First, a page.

Ovarian ablation for premenopausal early-stage breast cancer: An update

Luigi Celio, Emilio Bajetta, Luisa Toffolatti, Laura Catena, Elena Beretta, Roberto Buzzoni

Research output: Contribution to journalArticlepeer-review


Ovarian ablation is the oldest form of systemic treatment of breast cancer and consists of removal of the main source of estrogen biosynthesis in premenopausal women. Over the last century several different means of stopping ovarian function have been studied: surgical oophorectomy, ovarian irradiation, and more recently, chemical castration by gonadotropin-releasing hormone analog therapy. In unselected patients the response rate to ovarian ablation is of about 35% but the likelihood of response is considerably higher for patients with hormonal receptor-positive tumors, the therapy being most effective in women who are actively menstruating. In spite of this evidence, the role of ovarian ablation in the management of early-stage breast cancer still remains controversial. Here we review current evidence supporting the value of this ablative procedure as an adjuvant and update ongoing clinical research to refine our knowledge about its use.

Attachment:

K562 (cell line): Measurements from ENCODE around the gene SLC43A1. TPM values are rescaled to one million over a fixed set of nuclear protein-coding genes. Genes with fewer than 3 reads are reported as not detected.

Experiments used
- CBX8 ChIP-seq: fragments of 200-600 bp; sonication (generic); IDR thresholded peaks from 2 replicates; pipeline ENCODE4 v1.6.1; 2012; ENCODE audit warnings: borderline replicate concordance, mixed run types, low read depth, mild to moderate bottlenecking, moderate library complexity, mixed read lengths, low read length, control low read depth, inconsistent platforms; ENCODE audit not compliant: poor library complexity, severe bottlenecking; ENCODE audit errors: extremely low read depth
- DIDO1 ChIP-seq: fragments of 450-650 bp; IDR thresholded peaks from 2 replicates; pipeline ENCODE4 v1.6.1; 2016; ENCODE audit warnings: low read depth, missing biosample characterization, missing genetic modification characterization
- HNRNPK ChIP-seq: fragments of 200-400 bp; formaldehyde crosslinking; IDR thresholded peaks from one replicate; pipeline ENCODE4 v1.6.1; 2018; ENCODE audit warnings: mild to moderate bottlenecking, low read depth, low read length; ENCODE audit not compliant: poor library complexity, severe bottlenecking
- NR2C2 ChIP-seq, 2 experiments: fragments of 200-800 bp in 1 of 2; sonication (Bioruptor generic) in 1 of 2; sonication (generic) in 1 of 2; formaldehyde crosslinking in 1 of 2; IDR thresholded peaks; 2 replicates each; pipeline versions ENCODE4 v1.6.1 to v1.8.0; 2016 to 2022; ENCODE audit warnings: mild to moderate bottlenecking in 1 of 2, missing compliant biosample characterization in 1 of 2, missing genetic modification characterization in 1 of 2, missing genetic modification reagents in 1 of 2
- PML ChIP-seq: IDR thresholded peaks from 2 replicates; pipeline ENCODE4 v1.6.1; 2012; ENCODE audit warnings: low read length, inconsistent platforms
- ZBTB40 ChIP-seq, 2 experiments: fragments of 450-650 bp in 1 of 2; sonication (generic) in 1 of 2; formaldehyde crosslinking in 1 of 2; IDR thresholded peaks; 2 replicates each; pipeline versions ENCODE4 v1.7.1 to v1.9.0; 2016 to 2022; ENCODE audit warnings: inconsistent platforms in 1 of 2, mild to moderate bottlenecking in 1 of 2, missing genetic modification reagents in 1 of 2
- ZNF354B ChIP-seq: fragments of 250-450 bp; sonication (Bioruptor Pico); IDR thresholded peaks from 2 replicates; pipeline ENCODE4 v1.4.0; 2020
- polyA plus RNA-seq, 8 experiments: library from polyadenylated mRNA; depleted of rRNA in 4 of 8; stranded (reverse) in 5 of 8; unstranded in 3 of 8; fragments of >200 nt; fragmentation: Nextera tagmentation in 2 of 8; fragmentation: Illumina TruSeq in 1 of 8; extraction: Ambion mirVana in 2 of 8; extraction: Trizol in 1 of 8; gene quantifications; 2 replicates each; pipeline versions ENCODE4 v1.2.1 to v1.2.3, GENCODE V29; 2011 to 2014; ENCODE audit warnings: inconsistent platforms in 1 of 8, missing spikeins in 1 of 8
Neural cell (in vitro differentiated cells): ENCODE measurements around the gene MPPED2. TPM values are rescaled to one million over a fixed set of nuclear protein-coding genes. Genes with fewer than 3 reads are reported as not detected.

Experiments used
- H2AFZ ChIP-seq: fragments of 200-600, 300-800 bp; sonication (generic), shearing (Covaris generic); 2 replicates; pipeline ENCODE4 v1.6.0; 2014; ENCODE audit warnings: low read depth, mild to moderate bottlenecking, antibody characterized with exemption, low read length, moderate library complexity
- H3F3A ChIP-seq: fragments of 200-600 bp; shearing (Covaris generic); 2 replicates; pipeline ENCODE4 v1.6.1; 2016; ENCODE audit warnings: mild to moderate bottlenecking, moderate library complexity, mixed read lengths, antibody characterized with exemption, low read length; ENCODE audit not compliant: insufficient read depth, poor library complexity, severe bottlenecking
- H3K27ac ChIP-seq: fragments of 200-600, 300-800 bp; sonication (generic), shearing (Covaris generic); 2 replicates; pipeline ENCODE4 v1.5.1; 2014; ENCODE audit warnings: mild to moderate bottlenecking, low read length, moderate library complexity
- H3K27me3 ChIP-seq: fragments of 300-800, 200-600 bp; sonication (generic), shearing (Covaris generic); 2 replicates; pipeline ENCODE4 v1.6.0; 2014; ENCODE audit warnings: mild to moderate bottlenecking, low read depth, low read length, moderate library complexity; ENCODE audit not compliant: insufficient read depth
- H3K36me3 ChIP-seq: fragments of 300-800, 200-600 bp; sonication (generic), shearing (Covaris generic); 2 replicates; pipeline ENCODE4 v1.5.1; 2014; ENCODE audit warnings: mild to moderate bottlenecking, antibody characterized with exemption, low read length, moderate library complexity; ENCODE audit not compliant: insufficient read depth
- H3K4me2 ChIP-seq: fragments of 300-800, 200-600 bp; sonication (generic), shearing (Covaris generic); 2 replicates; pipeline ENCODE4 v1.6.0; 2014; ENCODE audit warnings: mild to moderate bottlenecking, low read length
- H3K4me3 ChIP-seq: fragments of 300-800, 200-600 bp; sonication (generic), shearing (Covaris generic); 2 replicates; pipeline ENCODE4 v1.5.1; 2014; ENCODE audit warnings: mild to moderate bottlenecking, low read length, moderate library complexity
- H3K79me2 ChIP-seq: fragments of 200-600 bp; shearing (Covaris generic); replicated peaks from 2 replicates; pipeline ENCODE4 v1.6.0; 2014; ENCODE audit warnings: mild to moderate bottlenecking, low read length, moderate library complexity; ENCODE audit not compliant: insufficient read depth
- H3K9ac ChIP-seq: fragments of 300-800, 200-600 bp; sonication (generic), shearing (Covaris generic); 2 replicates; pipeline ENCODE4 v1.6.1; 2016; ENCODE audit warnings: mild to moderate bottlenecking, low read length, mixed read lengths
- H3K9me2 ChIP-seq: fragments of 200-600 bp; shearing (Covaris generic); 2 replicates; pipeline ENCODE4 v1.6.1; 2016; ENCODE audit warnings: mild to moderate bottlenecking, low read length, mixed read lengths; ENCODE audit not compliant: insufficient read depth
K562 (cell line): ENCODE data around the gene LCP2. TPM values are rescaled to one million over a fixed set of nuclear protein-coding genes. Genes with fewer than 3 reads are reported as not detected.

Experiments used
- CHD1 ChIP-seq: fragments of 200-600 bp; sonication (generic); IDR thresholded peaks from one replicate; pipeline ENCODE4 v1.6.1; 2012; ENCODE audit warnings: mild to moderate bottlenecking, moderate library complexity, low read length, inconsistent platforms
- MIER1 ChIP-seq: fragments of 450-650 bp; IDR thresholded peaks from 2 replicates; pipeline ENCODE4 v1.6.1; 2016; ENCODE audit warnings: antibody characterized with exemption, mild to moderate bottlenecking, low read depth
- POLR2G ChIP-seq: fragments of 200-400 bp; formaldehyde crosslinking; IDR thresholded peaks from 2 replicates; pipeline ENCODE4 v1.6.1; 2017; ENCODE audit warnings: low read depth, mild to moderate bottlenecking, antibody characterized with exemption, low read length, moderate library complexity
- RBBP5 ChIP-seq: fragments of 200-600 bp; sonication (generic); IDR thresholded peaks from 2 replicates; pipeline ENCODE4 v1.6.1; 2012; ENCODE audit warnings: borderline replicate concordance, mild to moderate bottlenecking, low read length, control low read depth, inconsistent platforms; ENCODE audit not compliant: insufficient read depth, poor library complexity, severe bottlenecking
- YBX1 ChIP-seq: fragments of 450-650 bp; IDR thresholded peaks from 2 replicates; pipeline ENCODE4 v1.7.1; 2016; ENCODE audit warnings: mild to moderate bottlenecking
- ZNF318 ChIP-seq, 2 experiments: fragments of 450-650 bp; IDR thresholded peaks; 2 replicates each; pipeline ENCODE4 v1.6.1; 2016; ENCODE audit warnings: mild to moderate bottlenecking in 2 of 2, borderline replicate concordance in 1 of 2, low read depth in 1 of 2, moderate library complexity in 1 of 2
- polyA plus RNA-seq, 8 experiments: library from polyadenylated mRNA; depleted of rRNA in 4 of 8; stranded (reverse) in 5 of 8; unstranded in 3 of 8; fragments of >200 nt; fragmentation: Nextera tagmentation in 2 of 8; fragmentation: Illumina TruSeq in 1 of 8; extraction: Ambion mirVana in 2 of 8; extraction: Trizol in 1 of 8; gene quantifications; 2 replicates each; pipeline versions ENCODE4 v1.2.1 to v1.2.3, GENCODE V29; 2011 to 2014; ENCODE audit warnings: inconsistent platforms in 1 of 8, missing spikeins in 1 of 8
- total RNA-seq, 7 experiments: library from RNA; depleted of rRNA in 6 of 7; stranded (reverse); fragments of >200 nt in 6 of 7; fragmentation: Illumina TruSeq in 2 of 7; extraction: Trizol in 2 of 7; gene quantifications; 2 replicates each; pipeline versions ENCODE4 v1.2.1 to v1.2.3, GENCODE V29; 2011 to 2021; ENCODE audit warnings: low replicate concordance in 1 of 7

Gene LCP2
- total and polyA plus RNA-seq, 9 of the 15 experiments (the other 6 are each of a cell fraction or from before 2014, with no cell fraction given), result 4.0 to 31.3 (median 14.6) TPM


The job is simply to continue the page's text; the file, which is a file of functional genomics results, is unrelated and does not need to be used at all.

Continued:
Original languageEnglish
Pages (from-to)191-194
Number of pages4
Issue number3
Publication statusPublished - May 2000


  • Adjuvant therapy
  • Early breast cancer
  • Ovarian ablation
  • Premenopausal women

ASJC Scopus subject areas

  • Cancer Research


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